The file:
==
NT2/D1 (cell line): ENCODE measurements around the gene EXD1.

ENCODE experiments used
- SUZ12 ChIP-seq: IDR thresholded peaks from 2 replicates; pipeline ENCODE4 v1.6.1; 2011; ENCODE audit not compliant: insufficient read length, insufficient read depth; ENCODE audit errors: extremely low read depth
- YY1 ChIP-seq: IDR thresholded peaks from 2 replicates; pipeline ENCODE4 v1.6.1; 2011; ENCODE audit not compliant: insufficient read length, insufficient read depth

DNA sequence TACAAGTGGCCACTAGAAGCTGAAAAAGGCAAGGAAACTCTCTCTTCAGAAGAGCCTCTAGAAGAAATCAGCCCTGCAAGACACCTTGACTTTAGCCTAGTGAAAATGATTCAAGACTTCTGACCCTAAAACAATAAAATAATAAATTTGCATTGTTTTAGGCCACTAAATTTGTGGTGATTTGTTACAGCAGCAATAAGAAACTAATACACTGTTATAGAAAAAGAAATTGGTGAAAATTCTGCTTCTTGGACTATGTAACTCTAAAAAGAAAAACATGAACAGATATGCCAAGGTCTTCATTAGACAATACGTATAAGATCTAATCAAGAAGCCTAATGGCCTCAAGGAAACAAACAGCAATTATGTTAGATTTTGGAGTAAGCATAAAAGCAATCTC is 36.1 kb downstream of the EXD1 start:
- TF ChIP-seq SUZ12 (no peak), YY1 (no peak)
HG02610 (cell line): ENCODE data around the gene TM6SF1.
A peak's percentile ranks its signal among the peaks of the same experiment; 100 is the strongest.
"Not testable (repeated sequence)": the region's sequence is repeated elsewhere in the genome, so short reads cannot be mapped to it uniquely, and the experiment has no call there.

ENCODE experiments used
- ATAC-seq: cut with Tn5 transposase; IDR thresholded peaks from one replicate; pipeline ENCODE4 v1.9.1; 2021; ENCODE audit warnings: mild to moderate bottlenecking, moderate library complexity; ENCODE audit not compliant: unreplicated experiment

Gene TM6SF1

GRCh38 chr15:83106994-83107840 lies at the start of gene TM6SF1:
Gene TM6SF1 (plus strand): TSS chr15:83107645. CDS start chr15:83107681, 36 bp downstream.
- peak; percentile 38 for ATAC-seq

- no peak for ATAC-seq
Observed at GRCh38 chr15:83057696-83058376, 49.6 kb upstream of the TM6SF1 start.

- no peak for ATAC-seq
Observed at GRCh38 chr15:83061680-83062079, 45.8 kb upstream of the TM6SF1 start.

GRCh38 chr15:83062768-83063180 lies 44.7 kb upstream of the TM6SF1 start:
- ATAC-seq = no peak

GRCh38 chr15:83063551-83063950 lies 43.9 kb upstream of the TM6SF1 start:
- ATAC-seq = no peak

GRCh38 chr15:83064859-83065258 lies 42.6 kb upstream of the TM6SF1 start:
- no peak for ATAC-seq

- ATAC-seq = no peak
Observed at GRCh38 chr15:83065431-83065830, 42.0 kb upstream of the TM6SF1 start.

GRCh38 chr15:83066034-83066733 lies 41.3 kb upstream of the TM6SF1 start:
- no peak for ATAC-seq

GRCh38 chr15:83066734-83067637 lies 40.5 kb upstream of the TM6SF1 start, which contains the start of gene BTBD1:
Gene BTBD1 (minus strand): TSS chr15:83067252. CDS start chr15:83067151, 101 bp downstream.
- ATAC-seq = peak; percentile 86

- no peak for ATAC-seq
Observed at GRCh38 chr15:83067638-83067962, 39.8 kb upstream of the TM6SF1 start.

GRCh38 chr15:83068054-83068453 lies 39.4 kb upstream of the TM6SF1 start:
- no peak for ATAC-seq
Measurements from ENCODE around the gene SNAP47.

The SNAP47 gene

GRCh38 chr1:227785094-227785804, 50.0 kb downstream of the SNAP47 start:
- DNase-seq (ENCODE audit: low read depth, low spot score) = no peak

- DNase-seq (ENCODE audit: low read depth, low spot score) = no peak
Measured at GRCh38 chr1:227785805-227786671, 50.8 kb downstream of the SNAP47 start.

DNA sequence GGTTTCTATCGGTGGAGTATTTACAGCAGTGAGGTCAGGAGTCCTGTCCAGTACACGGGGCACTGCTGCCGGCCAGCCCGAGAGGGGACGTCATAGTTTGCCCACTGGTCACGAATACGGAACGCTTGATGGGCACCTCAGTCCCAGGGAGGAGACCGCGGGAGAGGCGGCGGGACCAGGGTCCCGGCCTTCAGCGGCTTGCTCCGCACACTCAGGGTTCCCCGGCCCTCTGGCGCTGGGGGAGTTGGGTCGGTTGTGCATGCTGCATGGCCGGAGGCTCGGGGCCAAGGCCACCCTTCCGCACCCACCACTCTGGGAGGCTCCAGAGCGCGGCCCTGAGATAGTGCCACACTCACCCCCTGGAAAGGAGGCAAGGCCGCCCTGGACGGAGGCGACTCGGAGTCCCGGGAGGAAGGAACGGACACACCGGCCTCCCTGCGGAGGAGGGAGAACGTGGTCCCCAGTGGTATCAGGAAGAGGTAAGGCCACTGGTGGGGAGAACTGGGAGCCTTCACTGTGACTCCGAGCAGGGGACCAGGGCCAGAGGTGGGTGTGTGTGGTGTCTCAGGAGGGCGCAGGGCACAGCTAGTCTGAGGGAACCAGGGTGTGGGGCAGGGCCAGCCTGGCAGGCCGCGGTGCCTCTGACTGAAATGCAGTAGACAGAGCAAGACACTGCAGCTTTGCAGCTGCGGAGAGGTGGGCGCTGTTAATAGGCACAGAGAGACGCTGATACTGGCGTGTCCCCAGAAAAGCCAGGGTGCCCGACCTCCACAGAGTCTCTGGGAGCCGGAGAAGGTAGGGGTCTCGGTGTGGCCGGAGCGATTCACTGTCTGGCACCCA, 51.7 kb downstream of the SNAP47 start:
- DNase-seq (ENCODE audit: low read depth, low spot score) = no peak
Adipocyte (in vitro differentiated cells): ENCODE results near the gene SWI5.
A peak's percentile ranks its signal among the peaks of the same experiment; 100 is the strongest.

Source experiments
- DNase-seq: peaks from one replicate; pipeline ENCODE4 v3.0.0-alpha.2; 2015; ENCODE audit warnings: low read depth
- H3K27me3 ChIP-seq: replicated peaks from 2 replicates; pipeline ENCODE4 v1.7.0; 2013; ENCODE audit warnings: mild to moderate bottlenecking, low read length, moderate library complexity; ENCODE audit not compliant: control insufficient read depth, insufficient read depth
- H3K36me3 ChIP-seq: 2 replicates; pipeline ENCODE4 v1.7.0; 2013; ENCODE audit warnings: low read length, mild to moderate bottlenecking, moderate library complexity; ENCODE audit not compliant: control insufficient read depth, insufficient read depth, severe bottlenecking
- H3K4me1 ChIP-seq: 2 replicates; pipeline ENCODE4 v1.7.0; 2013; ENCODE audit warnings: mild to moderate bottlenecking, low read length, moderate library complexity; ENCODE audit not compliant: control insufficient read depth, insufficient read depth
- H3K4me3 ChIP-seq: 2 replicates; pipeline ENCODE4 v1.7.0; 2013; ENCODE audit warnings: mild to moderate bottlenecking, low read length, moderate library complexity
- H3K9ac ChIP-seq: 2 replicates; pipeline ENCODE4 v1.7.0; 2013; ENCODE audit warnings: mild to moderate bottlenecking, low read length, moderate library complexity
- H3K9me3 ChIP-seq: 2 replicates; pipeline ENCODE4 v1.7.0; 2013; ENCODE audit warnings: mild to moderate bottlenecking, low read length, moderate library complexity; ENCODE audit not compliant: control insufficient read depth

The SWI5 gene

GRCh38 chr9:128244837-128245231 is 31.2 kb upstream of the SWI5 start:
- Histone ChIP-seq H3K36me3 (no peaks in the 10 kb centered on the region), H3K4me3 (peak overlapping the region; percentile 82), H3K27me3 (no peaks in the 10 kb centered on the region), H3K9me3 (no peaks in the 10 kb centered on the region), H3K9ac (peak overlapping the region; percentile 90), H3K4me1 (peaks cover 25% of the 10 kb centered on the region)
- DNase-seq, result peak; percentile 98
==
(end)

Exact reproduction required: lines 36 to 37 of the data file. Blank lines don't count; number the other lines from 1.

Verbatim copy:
- no peak for ATAC-seq
Measurements from ENCODE around the gene SNAP47.